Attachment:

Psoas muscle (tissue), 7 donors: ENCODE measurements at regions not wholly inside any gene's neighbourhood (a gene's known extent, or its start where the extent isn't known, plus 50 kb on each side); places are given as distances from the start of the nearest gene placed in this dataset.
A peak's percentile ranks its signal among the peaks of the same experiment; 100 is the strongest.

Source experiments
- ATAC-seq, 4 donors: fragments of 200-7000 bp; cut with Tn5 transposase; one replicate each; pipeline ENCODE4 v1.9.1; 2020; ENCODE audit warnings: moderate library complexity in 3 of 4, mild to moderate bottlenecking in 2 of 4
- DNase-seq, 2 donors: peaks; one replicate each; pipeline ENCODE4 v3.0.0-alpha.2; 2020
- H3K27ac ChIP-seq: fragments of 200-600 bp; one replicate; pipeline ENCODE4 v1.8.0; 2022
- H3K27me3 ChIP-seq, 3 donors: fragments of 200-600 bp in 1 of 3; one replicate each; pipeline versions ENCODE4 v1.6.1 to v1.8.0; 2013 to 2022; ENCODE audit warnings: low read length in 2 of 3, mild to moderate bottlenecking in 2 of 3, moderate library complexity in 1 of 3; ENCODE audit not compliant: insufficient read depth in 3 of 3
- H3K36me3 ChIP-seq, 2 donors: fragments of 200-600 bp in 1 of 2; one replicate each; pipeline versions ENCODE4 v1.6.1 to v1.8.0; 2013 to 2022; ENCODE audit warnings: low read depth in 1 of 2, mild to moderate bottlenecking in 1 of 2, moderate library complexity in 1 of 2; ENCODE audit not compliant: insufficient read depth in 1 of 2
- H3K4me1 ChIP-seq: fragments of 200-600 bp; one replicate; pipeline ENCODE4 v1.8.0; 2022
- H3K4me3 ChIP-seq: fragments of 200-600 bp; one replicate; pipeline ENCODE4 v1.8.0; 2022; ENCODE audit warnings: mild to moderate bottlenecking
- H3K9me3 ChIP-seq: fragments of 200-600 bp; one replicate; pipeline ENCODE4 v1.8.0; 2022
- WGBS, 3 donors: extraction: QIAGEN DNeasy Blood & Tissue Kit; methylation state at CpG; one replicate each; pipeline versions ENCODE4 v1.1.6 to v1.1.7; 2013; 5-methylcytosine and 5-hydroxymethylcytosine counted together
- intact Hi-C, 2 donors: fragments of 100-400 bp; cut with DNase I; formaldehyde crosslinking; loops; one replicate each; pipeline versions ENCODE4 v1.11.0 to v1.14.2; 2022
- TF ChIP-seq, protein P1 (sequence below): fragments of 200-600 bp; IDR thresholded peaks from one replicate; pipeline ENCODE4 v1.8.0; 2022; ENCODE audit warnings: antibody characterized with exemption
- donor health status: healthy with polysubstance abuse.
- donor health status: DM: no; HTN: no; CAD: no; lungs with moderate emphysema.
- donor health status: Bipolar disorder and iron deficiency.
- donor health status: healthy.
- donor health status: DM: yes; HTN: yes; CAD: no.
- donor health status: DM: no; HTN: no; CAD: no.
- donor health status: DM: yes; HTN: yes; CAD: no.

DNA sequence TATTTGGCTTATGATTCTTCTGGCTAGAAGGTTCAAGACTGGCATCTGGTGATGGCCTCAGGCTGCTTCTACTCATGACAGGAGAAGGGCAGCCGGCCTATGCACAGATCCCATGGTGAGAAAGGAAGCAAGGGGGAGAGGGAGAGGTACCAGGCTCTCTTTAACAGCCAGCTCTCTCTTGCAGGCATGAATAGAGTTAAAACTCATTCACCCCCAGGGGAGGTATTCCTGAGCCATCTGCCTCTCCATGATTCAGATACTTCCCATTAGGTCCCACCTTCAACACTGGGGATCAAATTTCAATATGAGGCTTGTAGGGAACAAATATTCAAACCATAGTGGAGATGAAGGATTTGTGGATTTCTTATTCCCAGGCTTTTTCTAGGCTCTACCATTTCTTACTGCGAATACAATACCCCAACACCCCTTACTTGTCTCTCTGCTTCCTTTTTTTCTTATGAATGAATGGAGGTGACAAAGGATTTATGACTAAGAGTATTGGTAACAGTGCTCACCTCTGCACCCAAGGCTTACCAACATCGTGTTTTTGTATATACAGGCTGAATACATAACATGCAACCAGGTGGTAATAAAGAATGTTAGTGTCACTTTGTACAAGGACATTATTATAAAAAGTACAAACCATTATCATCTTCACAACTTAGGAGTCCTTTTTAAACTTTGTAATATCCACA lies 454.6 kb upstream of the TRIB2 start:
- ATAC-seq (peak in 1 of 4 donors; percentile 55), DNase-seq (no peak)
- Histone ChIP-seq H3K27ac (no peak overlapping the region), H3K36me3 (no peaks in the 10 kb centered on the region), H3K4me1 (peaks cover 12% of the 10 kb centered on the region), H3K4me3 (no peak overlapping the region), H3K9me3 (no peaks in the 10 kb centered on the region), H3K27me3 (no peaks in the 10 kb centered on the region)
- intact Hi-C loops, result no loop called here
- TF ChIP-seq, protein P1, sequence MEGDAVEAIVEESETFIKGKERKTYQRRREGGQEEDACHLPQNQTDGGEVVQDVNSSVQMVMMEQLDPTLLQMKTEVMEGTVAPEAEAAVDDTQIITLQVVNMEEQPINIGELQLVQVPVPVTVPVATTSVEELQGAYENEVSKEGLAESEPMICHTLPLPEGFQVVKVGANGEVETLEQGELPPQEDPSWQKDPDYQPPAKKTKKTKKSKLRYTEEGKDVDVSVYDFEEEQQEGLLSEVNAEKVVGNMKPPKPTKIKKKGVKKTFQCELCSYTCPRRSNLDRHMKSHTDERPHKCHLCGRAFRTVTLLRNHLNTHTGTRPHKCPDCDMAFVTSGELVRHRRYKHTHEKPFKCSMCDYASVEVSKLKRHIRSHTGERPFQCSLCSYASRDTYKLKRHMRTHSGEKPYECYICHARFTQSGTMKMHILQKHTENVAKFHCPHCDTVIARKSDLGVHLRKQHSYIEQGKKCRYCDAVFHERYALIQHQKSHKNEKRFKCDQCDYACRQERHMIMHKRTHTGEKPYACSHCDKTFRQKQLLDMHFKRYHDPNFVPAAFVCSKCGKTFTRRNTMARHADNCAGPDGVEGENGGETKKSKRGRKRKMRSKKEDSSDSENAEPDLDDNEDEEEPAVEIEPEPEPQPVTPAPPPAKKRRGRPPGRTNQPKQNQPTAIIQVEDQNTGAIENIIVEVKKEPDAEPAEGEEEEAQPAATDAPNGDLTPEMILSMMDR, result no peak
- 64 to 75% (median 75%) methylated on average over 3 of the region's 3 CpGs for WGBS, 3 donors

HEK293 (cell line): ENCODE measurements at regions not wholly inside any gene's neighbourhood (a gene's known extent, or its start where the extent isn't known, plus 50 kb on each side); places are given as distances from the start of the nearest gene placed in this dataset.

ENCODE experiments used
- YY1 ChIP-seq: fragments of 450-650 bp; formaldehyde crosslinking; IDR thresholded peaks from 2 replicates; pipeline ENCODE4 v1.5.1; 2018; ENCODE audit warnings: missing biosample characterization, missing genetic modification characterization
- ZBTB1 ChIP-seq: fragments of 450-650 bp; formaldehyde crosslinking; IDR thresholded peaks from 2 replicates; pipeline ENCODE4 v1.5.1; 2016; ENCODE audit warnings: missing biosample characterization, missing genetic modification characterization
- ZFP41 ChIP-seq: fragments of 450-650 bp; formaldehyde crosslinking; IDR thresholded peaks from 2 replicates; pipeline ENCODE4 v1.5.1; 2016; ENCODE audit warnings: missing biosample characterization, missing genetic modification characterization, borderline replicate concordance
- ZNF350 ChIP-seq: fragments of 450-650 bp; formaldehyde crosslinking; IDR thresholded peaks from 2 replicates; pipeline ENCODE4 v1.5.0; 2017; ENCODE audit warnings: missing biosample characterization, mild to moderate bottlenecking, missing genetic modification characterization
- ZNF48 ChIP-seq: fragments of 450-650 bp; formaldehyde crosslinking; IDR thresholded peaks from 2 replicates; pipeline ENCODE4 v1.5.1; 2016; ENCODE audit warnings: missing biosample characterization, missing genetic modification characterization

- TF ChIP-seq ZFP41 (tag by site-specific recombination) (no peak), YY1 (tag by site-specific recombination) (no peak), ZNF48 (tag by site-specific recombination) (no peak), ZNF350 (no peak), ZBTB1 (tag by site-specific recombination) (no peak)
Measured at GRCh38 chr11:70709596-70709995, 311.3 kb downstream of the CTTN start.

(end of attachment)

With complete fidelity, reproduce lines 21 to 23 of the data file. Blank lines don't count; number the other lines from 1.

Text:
- donor health status: DM: yes; HTN: yes; CAD: no.

DNA sequence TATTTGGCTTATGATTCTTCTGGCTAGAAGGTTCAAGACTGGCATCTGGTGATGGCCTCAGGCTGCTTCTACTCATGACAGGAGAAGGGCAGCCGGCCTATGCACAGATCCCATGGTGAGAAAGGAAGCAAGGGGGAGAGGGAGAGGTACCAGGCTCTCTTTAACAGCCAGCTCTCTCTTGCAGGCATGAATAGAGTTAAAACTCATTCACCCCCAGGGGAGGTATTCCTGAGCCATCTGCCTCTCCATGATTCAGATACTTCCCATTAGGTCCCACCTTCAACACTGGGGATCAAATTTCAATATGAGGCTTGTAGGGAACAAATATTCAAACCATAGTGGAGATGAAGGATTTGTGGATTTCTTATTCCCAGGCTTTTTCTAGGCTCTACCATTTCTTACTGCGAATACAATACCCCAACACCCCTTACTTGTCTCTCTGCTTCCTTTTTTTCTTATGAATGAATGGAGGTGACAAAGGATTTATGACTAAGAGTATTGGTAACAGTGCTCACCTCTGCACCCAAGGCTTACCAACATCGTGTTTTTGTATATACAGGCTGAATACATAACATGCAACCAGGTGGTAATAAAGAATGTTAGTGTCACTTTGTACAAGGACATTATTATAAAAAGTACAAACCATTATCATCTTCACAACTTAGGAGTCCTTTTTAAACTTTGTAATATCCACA lies 454.6 kb upstream of the TRIB2 start:
- ATAC-seq (peak in 1 of 4 donors; percentile 55), DNase-seq (no peak)